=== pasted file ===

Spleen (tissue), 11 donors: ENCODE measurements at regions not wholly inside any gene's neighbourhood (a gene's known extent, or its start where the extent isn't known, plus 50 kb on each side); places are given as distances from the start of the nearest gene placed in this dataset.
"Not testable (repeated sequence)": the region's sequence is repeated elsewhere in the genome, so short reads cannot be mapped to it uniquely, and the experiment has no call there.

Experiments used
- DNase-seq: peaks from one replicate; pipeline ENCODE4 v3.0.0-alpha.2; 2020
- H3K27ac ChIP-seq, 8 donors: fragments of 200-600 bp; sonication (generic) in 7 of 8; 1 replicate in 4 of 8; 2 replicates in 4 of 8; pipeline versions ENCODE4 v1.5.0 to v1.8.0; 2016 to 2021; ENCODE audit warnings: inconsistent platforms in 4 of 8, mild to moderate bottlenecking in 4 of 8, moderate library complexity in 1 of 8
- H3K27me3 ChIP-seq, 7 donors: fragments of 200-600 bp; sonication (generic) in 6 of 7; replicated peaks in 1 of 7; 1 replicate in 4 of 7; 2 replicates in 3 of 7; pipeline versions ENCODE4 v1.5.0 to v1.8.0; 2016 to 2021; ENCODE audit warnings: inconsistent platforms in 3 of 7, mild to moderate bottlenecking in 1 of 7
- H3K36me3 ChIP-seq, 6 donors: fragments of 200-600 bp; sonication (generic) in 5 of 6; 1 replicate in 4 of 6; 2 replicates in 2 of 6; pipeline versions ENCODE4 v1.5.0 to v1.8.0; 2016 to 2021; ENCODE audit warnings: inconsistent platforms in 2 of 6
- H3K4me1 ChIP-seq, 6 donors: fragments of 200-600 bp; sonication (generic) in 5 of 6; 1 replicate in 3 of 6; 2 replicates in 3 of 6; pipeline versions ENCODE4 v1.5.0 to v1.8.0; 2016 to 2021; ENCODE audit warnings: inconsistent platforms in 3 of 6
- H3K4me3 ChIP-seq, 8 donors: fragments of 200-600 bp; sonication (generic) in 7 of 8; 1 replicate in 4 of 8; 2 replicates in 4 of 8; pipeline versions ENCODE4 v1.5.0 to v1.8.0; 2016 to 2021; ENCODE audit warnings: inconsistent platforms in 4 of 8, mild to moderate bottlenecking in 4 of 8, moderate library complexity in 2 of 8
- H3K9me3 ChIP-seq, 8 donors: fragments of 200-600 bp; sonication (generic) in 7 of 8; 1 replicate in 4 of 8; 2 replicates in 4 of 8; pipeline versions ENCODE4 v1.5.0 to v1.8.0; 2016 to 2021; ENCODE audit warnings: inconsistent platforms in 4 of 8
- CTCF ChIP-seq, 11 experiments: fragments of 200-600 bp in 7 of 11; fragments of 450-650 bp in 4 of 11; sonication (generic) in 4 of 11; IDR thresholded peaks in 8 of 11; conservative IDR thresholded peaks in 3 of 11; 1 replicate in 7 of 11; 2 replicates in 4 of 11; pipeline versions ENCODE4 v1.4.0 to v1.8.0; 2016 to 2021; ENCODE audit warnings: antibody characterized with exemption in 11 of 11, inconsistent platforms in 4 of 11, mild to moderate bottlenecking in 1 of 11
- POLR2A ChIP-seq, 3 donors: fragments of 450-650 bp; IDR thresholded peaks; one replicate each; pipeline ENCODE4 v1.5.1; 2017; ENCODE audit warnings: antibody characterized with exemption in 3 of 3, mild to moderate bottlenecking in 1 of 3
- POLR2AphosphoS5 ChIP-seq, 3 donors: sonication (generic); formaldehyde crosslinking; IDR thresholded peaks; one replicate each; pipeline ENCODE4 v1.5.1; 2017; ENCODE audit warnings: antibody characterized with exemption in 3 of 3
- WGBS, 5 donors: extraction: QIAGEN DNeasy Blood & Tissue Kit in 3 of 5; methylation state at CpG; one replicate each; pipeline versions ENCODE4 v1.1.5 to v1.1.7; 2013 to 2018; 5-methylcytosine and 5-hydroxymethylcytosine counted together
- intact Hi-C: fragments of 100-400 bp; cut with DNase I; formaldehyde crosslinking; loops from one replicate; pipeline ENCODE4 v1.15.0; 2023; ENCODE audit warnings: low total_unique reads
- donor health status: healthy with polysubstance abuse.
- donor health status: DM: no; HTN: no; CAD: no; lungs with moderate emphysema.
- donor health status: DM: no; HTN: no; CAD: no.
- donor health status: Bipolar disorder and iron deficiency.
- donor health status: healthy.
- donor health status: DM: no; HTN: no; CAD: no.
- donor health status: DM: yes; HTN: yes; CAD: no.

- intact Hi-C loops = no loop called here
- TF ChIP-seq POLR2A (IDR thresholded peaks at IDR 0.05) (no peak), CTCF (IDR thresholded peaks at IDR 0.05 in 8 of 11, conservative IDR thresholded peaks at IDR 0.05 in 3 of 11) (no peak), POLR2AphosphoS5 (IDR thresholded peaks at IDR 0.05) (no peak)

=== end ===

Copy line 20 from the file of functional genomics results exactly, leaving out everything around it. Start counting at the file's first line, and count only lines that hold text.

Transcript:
- donor health status: healthy.